Desire by Samuel Coleridge:
Desire Poem Text
It is the reflex of our earthly frame,
That takes its meaning from the nobler part,
And but translates the language of the heart.
Samuel-Coleridge was a patron of love, rather, practical love. In this piece, he puts in a tinge of coquetry and plays with it at will.
Coleridge discovers and explores the concept of physical attraction between two individuals who are in love. Often, true love is supposed to be thought of as an emotion placed on the highest pedestal, dismissing or rebuking any hint of lust.
Bernard Shaw, in his anti-romantic drama, ‘ The Arms and the Man ‘ explains this with a story most beautifully carved. This poem, too, is along those lines.
The poet, through his wordplay, explains the need for ‘ desire ‘ between a couple. He enumerates the need of the fire that keeps the souls warm. He considers lust as an essential part of love.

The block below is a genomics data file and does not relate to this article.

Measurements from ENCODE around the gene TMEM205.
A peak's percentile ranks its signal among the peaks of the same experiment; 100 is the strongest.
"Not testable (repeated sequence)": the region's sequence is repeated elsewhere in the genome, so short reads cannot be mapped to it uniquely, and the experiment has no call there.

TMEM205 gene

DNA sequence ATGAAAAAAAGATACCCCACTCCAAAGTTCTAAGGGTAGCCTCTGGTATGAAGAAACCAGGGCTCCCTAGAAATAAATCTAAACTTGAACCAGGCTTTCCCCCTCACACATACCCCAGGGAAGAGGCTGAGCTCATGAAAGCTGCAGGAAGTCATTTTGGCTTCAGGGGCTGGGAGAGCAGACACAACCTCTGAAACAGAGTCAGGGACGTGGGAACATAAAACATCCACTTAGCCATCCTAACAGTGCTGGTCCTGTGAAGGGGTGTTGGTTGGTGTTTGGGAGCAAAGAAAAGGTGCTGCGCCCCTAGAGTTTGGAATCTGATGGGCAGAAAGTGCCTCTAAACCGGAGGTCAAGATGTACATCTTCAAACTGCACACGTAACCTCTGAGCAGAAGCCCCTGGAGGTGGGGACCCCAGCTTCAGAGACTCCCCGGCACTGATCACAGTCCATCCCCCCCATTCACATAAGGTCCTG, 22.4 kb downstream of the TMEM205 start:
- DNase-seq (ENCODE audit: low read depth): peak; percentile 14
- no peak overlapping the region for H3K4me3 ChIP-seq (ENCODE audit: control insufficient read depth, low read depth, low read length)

He conveys that love and lust go hand in hand and there is no such thing as ‘ higher love ‘ or romantic love without any physical attraction.
While one is reading this poem, it is to be noted and kept in mind that the poet had written this in an era when ‘ true ‘ love was regarded as something that could not kindle lust between two individuals. Coleridge had the courage to think otherwise. The ability to judge things differently made him stand as an exception in a crowd. This poem is the evidence.
Desire by Samuel Taylor Coleridge Analysis
Samuel Coleridge is essentially contrasting and comparing Desire and Love. According to Coleridge, Love comes from the soul and it is a spiritual connection with another human being. The Desire is the symbol by which a person can express their Love. Desire is a very short yet very moving poem and it is the physical expression of spiritual Love.